An alarming amount of American expats and people living abroad are being cut-off by their banking institutions and brokerage firms as the United States seeks to curb money laundering and tax evasion issues.
The normal challenges of expats living abroad, adapting to a foreign culture, being far from family and familiar surroundings – now are being tested to the limits by dubious U.S. laws that scrutinize banking preferences.
Those living in the Philippines are no doubt going to feel the effects of such scrutiny as money laundering issues in the country are prevalent. In past years it was and still is fairly easy to hide money throughout different banking and holding companies that bury paperwork and profits for a fee. This alone has prompted the U.S. to bring about harsh laws, many unfair for the common person to deal with.
Many foreign banks are refusing bank accounts to those applying abroad. U.S. regulatory changes are the number one reason many institutions are backing away from possible clients as many do not want to deal with the strong arm of the U.S. crackdown.
To make matters worse, those living abroad are finding out their American financial institutions are closing their banks once it is learned that they are living abroad.
Much of the trouble began with the crackdown on offshore accounts and big money people hiding profits in places that normally are known to hide such wealth.
Today 7.6 million U.S. citizens are living outside the country. That staggering amount leaves much to the imagination when thinking as to why the U.S. is hell bent on finding every penny they can. “The reality on the ground is that overseas Americans are facing restrictions and lockouts from both U.S. and foreign financial firms,” said Marylouise Serrato, the director of American Citizens Abroad, the leading group representing U.S. expatriates.
Immunity from such issues are not pointed in one direction, in fact it is a problem from the wealthy living abroad all the way to the common workers and those just trying to live outside a country due to political turmoil etc.
No matter the situations, the financial institutions are said to be weighing on the possible risks and burdens they must suffer to take you in as a client. Many banks are simply saying ‘no thanks’ and passing on any possible problems, now or in the future.
One of the biggest problems with expats living abroad, the 2010 “Foreign Account Tax Compliance Act,” also known as FATCA, puts pressure on foreign banks, especially Swiss banks, making them reveal the accounts of Americans that hid money from the U.S. long ago. The initiative of FATCA took full effect this past July 2014. The results of that effect are that 100,000 banks around the world must report the financial situations to the Internal Revenue Service. Those reports are noted for many that have, hold or make a certain amount of income and put it in foreign entities. To force the banks to listen the U.S. threatened to withhold 30% of all their customers, so to comply they are forced to give up the names, incomes and locations of those banking in these certain countries.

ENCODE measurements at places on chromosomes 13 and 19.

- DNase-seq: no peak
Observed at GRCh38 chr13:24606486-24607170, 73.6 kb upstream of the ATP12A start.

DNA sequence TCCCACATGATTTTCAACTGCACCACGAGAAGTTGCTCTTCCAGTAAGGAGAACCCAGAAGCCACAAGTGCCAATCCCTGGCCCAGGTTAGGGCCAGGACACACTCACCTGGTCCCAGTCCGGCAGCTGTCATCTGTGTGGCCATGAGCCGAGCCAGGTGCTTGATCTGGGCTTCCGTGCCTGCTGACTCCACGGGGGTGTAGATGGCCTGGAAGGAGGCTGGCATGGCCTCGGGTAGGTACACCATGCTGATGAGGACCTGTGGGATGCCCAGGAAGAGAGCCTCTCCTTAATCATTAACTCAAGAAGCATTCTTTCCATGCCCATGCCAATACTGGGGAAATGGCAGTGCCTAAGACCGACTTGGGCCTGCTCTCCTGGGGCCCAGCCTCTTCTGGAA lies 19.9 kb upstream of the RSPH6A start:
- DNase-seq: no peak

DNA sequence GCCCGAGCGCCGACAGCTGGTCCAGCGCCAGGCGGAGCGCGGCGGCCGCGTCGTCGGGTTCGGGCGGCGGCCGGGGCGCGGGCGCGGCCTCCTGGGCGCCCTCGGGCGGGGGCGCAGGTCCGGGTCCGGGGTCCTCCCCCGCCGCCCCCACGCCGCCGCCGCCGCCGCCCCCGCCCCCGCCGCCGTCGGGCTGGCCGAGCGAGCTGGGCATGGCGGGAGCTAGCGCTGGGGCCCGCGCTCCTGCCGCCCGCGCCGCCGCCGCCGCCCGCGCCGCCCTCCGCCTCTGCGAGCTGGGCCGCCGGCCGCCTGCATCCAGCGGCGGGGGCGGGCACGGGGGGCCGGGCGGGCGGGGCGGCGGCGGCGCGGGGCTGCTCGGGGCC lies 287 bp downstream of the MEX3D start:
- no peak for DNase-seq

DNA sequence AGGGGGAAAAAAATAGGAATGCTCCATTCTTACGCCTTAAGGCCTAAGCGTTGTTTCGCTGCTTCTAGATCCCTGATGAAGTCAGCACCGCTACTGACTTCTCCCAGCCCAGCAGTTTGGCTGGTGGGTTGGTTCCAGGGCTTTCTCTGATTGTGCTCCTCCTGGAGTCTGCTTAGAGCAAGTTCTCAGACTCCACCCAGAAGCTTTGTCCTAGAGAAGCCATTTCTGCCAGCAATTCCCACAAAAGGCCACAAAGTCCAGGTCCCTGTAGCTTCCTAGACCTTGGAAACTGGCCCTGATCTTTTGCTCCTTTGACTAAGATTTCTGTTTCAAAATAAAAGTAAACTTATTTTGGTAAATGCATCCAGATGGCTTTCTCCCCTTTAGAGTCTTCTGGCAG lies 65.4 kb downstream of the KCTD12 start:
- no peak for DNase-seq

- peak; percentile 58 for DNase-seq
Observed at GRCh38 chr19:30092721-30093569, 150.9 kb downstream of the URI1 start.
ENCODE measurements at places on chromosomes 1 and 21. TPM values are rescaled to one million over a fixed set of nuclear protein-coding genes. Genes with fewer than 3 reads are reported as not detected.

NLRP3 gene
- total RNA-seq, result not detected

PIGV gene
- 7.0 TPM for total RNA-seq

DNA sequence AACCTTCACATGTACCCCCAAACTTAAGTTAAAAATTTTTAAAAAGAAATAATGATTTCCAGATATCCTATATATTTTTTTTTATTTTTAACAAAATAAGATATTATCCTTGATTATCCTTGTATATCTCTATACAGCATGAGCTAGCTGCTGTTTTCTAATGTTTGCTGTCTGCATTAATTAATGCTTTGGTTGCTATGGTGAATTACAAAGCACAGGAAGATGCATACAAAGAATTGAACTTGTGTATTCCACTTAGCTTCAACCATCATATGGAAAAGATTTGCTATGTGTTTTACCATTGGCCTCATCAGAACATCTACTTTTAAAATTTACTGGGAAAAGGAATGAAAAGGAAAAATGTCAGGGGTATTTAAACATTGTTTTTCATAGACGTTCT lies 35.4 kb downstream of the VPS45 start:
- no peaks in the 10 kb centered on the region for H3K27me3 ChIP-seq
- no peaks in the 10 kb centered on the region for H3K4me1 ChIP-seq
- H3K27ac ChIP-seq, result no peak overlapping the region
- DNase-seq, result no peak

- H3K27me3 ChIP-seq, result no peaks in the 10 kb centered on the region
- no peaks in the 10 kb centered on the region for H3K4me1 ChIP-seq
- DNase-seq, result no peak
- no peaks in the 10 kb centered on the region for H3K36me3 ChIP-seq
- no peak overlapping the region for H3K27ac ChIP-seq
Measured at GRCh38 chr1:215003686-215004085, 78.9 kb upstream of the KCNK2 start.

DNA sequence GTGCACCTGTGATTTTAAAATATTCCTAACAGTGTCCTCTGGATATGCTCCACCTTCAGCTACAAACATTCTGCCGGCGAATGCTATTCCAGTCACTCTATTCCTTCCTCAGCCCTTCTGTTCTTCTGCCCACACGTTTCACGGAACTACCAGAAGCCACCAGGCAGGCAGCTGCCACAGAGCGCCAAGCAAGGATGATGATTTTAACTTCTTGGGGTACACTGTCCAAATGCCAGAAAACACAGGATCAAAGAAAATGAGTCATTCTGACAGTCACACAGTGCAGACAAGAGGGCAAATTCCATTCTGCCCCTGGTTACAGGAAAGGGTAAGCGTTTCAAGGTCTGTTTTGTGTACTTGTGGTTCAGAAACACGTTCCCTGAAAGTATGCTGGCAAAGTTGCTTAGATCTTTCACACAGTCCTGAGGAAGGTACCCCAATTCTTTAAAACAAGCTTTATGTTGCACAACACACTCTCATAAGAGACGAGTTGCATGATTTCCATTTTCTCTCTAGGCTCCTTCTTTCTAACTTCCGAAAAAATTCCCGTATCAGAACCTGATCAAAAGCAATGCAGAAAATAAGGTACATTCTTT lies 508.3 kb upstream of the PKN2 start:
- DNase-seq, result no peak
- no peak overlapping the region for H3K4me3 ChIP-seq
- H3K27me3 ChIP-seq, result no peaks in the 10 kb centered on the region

This ultimate form of thuggery is nothing more than the Al Capone way of doing business. But those that refuse to bow to the U.S. are simply not taking any new customers into their systems, and to add insult to injury, they are once again cutting long-term customers off by closing their accounts.
Even those that are using ‘day trading’ or ‘overseas investors’ are being turned away by forcing those living off that means to create fictitious accounts through family and friends. Some ‘day traders’ and mutual fund traders have been completely shut off from the reality of making money while living abroad.
Firms are paying their employees to sift through accounts, churning up anything that proves that the holder of the account is living abroad, all the while using a U.S. address. These financial institutions are even checking on the ISP addresses of those logging onto their accounts.
Banks like Credit Suisse and BNP Paribas both agreed to pay billions in fines for aiding U.S. tax evasion issues within their banking facilities. These kinds of fines have prompted many to just toss people from their books and get rid of the problem all together. Credit Suisse paid $2.6 billion in fines and BNP Paribas paid a whopping $9 billion, a staggering sum that makes those companies wanting nothing to do with expats and those opening accounts abroad.
Numerous expats are frustrated and many are looking for solutions with less and less of them being available to the masses. If anything the thuggary of the IRS is going to get much worse, creating havoc if not total withdrawal of citizenship in the U.S.
In recent decades hundreds of thousands of people have given up their U.S. citizenship for ease of compliance, taxes and other problems associated with a country trying to strong-arm the entire world into its long-arm compliance regulations.
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